NIST Special Publication 800-92

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NIST Special Publication 800-92, "Guide to Computer Security Log Management," establishes guidelines and recommendations for securing and managing sensitive log data. The publication was prepared by Karen Kent and Murugiah Souppaya of the National Institute of Science and Technology and published under the SP 800-Series;[1] a repository of best practices for the InfoSec community. Log management is essential to ensuring that computer security records are stored in sufficient detail for an appropriate period of time.[2]

National Institute of Science and Technology


Effective security event logging and log analysis is a critical component of any comprehensive security program within an organization. It is used to monitor system, network and application activity. It serves as a deterrent for unauthorized activity, as well as to provide a means to detect and analyze an attack in order to allow the organization to mitigate or prevent similar attacks in the future. However, security professionals have a significant challenge to determine what events must be logged, where and how long to retain those logs, and how to analyze the enormous amount of information that can be generated. A deficiency in any of these areas can cause an organization to miss signs of unauthorized activity, intrusion, and loss of data, which creates additional risk.[3]


NIST SP 800-92 provides a high-level overview and guidance for the planning, development and implementation of an effective security log management strategy. The intended audience for this publication include the general information security (InfoSec) community involved in incident response, system/application/network administration and managers.[2]

NIST SP 800-92 defines a log management infrastructure as having 4 major functions:[4]

  • General - log parsing, event filtering and event aggregation;
  • Log Storage - rotation, archival, compression, reduction, normalization, integrity checking;
  • Log Analysis - event correlation, viewing and reporting;
  • Disposal - clearing;

NIST SP 800-92 address the following security log management challenges:

  • Log volume exceeding the rate of analysis;
  • Ensuring immutability during storage and transmission;
  • Inconsistent vendor log formats;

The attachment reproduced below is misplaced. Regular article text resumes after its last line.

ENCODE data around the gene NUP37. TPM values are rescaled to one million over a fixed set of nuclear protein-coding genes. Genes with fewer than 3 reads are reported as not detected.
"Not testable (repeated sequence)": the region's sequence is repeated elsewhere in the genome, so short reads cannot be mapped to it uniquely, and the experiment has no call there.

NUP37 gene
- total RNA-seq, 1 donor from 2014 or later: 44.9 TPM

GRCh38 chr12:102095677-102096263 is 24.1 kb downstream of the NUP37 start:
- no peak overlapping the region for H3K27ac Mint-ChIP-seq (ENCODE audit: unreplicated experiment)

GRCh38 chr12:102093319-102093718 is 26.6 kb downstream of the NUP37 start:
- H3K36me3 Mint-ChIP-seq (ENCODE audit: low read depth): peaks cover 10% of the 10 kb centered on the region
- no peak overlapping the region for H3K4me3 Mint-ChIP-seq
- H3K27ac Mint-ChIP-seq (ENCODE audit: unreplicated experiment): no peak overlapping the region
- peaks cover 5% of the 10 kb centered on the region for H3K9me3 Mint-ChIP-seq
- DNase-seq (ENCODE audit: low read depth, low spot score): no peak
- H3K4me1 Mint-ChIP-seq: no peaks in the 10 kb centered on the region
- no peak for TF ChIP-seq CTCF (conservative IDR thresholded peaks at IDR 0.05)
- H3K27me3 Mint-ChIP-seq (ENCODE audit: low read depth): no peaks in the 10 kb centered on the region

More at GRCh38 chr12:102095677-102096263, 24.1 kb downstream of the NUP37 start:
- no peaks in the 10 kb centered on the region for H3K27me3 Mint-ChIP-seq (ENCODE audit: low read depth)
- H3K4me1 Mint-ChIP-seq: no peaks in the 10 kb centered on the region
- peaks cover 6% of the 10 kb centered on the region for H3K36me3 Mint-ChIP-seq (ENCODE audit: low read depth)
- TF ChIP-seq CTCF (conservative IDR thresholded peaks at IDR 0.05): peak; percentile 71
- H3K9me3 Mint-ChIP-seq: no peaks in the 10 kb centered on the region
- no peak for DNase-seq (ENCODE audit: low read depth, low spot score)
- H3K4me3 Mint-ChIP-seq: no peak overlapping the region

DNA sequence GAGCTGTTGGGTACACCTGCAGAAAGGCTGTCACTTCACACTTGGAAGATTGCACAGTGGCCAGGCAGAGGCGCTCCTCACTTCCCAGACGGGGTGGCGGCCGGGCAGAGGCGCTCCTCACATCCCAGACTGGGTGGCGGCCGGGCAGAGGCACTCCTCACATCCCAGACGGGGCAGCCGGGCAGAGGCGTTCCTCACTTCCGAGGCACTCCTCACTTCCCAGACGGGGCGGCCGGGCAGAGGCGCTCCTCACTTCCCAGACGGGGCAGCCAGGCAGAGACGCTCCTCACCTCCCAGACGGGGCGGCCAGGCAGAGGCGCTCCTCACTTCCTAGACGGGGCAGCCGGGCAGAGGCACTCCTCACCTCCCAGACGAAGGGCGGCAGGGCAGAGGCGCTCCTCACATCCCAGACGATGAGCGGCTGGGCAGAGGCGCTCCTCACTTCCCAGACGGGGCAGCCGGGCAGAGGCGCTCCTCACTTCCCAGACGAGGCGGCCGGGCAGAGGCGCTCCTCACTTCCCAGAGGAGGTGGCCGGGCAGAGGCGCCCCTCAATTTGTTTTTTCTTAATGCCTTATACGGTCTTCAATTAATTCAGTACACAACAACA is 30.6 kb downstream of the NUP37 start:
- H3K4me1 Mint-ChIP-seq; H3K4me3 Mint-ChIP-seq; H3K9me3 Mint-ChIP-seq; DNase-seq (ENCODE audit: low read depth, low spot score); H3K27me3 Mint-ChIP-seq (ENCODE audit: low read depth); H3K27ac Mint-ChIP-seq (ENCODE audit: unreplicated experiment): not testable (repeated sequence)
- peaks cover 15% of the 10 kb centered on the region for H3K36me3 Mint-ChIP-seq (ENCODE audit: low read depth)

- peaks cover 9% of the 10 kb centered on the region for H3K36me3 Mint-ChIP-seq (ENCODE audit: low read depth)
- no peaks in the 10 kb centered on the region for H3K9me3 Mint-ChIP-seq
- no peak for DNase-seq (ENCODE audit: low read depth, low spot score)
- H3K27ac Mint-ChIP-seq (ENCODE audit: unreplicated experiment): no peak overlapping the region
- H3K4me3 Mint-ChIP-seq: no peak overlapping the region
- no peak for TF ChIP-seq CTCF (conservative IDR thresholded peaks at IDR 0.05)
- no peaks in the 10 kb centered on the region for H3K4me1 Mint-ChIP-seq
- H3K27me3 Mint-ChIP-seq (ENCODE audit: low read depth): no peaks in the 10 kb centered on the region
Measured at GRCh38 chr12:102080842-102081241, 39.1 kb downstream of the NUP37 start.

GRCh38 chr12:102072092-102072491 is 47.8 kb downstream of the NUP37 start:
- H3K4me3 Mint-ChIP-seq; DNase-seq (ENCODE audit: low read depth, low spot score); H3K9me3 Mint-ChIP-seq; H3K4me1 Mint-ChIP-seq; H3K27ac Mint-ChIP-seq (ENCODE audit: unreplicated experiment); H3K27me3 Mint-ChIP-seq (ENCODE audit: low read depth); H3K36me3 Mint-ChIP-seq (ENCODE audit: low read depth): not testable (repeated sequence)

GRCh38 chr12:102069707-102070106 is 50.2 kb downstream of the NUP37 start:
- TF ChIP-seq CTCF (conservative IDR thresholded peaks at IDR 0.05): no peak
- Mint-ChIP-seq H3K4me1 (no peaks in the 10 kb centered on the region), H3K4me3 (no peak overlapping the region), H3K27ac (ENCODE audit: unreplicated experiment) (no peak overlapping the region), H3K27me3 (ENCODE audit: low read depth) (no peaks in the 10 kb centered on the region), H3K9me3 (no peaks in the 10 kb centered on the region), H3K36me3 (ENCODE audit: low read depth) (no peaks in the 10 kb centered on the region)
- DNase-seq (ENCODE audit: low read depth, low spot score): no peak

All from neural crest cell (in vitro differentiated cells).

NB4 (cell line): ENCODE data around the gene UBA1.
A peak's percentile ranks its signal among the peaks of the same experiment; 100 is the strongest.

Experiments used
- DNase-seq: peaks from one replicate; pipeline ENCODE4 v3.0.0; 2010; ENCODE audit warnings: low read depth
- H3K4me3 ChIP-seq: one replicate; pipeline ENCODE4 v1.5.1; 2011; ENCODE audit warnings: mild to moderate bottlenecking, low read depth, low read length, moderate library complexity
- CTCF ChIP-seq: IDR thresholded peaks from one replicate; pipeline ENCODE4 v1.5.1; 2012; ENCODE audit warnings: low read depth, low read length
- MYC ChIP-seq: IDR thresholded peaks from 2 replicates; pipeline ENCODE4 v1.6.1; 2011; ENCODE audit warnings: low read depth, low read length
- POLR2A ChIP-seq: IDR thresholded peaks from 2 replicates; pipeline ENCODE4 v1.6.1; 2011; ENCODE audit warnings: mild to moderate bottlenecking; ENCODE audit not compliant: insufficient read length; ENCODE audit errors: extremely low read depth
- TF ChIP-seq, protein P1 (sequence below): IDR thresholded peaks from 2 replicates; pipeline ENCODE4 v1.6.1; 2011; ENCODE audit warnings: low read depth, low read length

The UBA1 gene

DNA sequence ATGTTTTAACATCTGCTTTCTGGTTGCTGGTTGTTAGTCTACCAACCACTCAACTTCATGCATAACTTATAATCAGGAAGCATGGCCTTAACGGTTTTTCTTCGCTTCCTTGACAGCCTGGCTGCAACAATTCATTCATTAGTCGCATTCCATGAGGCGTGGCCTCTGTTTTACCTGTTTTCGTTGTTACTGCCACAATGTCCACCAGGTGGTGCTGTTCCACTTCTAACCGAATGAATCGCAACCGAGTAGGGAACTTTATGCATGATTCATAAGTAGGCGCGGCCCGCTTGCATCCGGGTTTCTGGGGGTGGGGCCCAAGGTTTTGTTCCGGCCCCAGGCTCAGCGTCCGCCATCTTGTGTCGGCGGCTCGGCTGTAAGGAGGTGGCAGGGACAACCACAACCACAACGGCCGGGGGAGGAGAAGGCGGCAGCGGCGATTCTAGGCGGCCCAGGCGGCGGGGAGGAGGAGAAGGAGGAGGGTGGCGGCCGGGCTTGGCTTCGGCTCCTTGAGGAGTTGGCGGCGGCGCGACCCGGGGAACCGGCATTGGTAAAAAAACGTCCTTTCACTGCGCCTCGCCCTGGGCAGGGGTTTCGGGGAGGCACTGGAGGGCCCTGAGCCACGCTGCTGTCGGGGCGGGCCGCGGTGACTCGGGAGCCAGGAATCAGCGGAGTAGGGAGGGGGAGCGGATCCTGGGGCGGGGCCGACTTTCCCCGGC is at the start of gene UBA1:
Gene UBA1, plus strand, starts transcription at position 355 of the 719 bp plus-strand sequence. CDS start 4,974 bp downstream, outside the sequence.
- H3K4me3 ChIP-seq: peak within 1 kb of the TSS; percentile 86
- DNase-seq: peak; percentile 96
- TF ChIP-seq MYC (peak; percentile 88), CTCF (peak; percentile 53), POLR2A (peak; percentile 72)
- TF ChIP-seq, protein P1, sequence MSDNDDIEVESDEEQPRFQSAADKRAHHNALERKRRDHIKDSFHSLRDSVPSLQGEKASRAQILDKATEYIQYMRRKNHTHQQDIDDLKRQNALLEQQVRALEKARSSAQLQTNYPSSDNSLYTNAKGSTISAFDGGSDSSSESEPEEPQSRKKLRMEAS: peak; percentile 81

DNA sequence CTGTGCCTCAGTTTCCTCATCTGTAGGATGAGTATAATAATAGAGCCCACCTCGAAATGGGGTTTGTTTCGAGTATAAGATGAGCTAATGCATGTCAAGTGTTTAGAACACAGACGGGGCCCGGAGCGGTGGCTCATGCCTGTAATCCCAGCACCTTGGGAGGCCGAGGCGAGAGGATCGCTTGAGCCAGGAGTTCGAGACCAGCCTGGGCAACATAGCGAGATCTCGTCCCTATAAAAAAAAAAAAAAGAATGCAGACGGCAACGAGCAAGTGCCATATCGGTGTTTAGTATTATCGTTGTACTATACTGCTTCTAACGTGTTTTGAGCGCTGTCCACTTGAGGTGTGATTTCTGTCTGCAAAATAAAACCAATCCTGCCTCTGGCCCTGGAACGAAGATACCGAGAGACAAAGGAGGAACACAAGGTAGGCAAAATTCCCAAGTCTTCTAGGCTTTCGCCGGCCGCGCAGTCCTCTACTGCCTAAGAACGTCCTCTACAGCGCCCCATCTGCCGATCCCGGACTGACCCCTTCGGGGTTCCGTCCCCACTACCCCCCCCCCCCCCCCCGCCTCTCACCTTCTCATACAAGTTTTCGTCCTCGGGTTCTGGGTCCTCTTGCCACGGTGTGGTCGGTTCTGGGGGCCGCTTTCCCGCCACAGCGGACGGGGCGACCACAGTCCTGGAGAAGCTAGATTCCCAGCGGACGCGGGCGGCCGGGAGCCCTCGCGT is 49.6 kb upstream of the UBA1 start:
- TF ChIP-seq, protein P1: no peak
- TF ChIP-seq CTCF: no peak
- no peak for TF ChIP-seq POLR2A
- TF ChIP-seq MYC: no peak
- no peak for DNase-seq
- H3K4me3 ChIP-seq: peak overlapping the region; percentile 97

• Importance of a consistent review schedule;
  • Retention issues involving purging, long term storage, and cost;

NIST SP 800-92 makes the following recommendations for security log management:[5]

  • Establish policies and procedures for log management;
  • Prioritize log management appropriately throughout the organization;
  • Create and maintain a log management infrastructure;
  • Provide proper support for all staff with log management responsibilities;
  • Establish standard log management operational processes;


The following federal regulations require the proper handling and storage of sensitive log data:

  • HIPAA (Health Insurance Portability and Accountability Act of 1996). Requires the mandatory safeguard of personal health information.[6]
  • SOX (Sarbanes-Oxley Act of 2002). Requires the mandatory record keeping of financial and IT log related data.[7]
  • GLBA (Gramm-Leach-Bliley Act). Requires mandatory PII (Personal Identifiable Information) data protection.[8]
  • PCI DSS (Payment Card Industry Data Security Standard). Requires the mandatory protection of consumer credit card information including storage and transmission.[9]
  • FISMA (Federal Information Security Management Act of 2002). Stipulates federal requirements for managing government network systems and data. Log management guidelines include the generation, review, protection and retention of audit records, as well as the actions to be taken because of audit failure.[4]


  1. ^ "NIST Publications". NIST Computer Security Resource Center. NIST. Retrieved 26 February 2015.
  2. ^ a b Kent, Karen; Souppaya, Murugiah (2006). "Guide to Computer Security Log Management" (PDF). NIST Sp 800-92: ES-1,1-1. doi:10.6028/NIST.SP.800-92. S2CID 221183642. Retrieved 26 February 2015.
  3. ^ Butler, Vincent; Dorsey, Tom; Robinson, Ken (August 3, 2014). "Building a Logging Strategy for Effective Analysis": 3. {{cite journal}}: Cite journal requires |journal= (help)
  4. ^ a b Kent, Karen; Souppaya, Murugiah (2006). "Guide to Computer Security Log Management" (PDF). NIST Sp 800-92: 3-3,3-4. doi:10.6028/NIST.SP.800-92. S2CID 221183642. Retrieved 26 February 2015.
  5. ^ Radack, Shirley. "Editor". NIST. Retrieved 26 February 2015.
  6. ^ "Summary of HIPAA Security Rule". Summary of the HIPAA Security Rule. Health and Human Services. 20 November 2009. Retrieved 26 February 2015.
  7. ^ "Sarbanes-Oxley Act of 2002". A Guide to the Sarbanes-Oxley Act. Addison-Hewitt.
  8. ^ "Gramm-Leach-Bliley Act (Privacy of Consumer Financial Information" (PDF). FDIC. Retrieved 26 February 2015.
  9. ^ "Payment Card Industry Data Security Standard" (PDF). Security Standards Council. 3. 2013. Retrieved 26 February 2015.

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